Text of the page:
World Toilet Day

Video Credit United Nations’ YouTube

“BY working together – and by having an open and frank discussion on the importance of toilets and sanitation – we can improve the health and well-being of one-third of the human family”, says Secretary-General Ban Ki-moon.

World Toilet Day is no joke, and rather a matter of life and death, as one third of the world doesn’t have access to proper sanitation. The UN have launched the first World Toilet Day today, November 19th, aiming to change behaviour and policy and tackle the dramatic consequences on human health, dignity and security, the environment, and social and economic development.

The idea of not having a mobile phone in the western world is a shocking idea; not having access to proper toilets and sanitation in the developing world is unfortunately a frightening reality. The disabled, women and children are among the most affected.  According to the UN, 2,000 children die every day from preventable diarrhoeal diseases that decent sanitation and water supplies would prevent.  In countries where sexual violence is a major problem, young girls discontinue their education when they hit puberty due to the lack of private toilets.

The UN aim to gain global awareness as poor sanitation and water supply also result in economic losses estimated at $260 billion annually in developing countries.

Lilah Gafaar

Free GP visits for the Under 5s

The Minister for Health, Dr. James Reilly, said he did “not want any parent to be in a position where they have to decide between buying the groceries and bringing their child to the doctor”, and this would be “another important step” along the road to universal health insurance. Where exactly will the money to fund this level of free care come from?

Today on the streets of Dublin found a variation in opinions on the matter as four out of five lower middle class parents of at least one child under the age of 5 agreed that this was a “great incentive”, “amazing” and “great news”. One woman stated “the doctor doesn’t do anything, most of time they just advise you give your child Calpol for 65 euro”.

A Fianna Fail health spokesman Billy Kelleher pointed out; on a salary of €86,000, he can well afford to pay. This appears to be a common concern on the streets of Dublin on budget day as one woman with a young baby said that “you should have to apply for it and that it needs to be means assessed rather than given away for nothing to those who can definitely afford it”. Two pensioners interviewed today on Henry Street said that everyone should be means tested and that lower income families should be the only ones entitled.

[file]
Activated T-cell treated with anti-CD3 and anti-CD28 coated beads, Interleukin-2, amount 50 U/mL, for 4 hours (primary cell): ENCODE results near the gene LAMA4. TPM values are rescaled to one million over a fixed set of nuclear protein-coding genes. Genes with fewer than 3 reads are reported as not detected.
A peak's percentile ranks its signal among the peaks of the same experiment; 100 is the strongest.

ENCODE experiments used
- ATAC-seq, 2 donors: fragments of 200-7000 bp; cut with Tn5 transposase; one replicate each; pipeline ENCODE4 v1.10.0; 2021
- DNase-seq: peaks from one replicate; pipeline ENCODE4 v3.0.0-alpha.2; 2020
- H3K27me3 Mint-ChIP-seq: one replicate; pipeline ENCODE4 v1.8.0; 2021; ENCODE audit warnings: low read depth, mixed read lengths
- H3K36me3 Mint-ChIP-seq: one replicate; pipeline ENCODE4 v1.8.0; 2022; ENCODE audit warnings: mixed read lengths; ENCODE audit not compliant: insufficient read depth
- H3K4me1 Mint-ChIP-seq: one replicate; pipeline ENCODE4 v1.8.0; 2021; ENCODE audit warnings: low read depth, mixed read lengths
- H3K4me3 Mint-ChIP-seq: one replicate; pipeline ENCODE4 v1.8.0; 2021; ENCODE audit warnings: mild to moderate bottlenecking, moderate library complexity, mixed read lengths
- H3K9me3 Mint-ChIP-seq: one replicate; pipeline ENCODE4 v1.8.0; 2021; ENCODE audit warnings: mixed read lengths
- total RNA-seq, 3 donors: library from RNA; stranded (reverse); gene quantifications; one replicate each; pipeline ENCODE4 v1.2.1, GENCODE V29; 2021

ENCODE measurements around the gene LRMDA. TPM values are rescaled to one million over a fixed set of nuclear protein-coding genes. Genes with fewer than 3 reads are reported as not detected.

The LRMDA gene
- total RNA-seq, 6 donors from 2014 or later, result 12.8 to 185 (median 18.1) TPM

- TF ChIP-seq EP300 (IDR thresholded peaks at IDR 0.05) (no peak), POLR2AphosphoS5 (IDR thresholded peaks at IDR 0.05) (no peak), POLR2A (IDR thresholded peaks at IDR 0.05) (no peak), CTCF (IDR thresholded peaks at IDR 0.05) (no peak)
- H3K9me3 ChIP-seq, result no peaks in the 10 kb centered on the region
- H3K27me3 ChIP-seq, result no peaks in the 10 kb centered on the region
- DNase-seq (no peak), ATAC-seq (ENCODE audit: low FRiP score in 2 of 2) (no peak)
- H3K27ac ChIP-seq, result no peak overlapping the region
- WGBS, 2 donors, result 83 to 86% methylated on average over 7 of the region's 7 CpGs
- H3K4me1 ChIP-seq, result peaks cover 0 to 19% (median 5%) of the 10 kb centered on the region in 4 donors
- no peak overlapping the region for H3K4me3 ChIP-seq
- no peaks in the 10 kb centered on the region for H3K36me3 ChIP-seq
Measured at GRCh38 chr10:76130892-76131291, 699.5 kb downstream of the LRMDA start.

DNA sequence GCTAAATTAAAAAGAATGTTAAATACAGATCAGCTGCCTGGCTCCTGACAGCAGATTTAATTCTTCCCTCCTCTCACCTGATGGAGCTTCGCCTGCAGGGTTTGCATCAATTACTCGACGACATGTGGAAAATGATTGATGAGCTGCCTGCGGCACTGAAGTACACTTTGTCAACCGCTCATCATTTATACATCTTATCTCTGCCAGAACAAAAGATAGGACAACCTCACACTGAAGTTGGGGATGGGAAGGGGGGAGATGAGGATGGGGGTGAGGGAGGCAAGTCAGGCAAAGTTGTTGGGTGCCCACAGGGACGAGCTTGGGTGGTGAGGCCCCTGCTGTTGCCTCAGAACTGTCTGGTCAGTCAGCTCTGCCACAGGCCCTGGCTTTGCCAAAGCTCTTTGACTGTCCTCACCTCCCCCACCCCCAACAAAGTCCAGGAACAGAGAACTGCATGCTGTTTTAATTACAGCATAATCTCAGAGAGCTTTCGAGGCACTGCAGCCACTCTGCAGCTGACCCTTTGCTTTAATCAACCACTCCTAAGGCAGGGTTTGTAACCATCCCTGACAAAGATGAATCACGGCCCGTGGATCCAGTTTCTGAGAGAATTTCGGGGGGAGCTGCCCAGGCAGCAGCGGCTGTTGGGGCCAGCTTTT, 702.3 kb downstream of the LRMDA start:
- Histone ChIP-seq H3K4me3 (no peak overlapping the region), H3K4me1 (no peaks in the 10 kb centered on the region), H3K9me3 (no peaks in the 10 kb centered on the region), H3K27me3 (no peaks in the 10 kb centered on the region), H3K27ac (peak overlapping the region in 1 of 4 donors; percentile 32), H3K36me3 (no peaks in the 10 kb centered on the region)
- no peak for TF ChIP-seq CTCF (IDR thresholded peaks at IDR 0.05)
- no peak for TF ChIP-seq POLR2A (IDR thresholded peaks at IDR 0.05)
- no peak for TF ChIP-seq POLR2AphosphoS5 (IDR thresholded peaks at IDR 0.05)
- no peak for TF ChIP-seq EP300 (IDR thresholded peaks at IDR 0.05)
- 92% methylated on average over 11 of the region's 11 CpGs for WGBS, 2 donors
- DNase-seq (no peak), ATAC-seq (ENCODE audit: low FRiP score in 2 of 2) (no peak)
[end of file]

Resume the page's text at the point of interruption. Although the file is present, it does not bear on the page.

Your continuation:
The Irish College of General Practitioners (ICGP) have reported concern as Kieran Ryan, CEO of the ICGP, said; “It is the policy of the ICGP to support mechanisms for provision of care where ability to pay is not a barrier.”  Image

Dr Darach O’Ciardha, GP and member of the ICGP Executive, continues in saying:  “In the current economic climate, we have to assume that if the Government is taking over the burden of paying for these services from the individual, then the money to pay for the provision of these services is coming from somewhere else in the health system. If paying for this is coming from the medical card scheme, without that pot being increased considerably, then other vulnerable groups will be affected most.  It would not be fair or reasonable that someone on a high salary, who can afford to pay for GP care for their child, would now get it for free, but that vulnerable people who need medical cards would lose them to pay for it.”

The ICGP calls on the Minister and the government to engage with GPs and other stakeholders without delay to discuss how this proposal to take over the cost of GP visits for Under 5s from the individual might work, the likely impact on population health, how much it is likely to cost and how it will be funded and how the services will be provided on the ground.

Lilah Gaafar